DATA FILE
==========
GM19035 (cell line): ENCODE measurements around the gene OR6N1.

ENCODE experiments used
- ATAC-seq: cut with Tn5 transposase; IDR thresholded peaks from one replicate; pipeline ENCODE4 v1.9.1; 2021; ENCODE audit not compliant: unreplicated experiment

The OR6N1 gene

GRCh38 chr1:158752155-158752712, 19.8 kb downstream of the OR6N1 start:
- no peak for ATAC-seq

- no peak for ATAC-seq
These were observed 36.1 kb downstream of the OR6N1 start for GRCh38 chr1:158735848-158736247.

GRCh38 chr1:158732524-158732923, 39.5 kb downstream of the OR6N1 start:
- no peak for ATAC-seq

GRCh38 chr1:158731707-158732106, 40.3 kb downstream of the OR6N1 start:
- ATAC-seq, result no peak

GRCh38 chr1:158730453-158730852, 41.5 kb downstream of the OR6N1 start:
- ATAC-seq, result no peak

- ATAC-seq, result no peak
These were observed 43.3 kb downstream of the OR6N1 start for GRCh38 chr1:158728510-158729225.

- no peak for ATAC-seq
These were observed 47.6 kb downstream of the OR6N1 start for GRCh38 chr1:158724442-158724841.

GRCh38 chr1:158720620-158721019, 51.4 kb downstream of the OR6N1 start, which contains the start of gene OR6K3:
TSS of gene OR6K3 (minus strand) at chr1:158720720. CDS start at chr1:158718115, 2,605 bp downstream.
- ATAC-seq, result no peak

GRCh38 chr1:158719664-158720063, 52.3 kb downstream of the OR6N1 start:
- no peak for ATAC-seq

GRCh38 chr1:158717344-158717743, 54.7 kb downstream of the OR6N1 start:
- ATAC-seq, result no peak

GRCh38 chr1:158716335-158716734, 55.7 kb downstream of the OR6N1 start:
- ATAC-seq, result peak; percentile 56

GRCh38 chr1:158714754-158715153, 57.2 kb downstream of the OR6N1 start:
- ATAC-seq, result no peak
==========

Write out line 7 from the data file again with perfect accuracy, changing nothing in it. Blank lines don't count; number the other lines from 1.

- no peak for ATAC-seq